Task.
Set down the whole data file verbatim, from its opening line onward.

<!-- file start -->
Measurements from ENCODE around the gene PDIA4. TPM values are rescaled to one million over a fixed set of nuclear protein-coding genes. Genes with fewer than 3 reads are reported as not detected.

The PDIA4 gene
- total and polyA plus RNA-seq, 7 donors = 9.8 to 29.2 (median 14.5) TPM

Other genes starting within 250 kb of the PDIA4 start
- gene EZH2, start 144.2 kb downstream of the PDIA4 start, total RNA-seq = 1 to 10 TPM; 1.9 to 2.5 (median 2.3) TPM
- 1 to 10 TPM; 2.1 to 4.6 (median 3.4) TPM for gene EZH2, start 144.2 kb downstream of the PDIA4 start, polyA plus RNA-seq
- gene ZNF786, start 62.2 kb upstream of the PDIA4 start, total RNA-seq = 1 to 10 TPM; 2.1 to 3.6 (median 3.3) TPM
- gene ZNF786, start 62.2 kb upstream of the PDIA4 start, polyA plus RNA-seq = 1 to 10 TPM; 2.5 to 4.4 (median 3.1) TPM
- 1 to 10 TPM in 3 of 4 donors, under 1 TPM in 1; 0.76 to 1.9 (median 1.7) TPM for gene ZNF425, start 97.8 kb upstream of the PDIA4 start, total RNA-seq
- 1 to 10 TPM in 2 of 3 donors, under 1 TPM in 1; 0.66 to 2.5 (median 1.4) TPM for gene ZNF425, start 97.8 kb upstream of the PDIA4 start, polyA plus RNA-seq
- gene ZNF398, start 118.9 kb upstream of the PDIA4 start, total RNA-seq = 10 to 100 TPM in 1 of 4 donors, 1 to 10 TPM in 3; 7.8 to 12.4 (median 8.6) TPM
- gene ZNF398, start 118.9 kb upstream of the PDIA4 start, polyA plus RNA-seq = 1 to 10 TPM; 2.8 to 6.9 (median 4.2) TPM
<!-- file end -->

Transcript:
Measurements from ENCODE around the gene PDIA4. TPM values are rescaled to one million over a fixed set of nuclear protein-coding genes. Genes with fewer than 3 reads are reported as not detected.

The PDIA4 gene
- total and polyA plus RNA-seq, 7 donors = 9.8 to 29.2 (median 14.5) TPM

Other genes starting within 250 kb of the PDIA4 start
- gene EZH2, start 144.2 kb downstream of the PDIA4 start, total RNA-seq = 1 to 10 TPM; 1.9 to 2.5 (median 2.3) TPM
- 1 to 10 TPM; 2.1 to 4.6 (median 3.4) TPM for gene EZH2, start 144.2 kb downstream of the PDIA4 start, polyA plus RNA-seq
- gene ZNF786, start 62.2 kb upstream of the PDIA4 start, total RNA-seq = 1 to 10 TPM; 2.1 to 3.6 (median 3.3) TPM
- gene ZNF786, start 62.2 kb upstream of the PDIA4 start, polyA plus RNA-seq = 1 to 10 TPM; 2.5 to 4.4 (median 3.1) TPM
- 1 to 10 TPM in 3 of 4 donors, under 1 TPM in 1; 0.76 to 1.9 (median 1.7) TPM for gene ZNF425, start 97.8 kb upstream of the PDIA4 start, total RNA-seq
- 1 to 10 TPM in 2 of 3 donors, under 1 TPM in 1; 0.66 to 2.5 (median 1.4) TPM for gene ZNF425, start 97.8 kb upstream of the PDIA4 start, polyA plus RNA-seq
- gene ZNF398, start 118.9 kb upstream of the PDIA4 start, total RNA-seq = 10 to 100 TPM in 1 of 4 donors, 1 to 10 TPM in 3; 7.8 to 12.4 (median 8.6) TPM
- gene ZNF398, start 118.9 kb upstream of the PDIA4 start, polyA plus RNA-seq = 1 to 10 TPM; 2.8 to 6.9 (median 4.2) TPM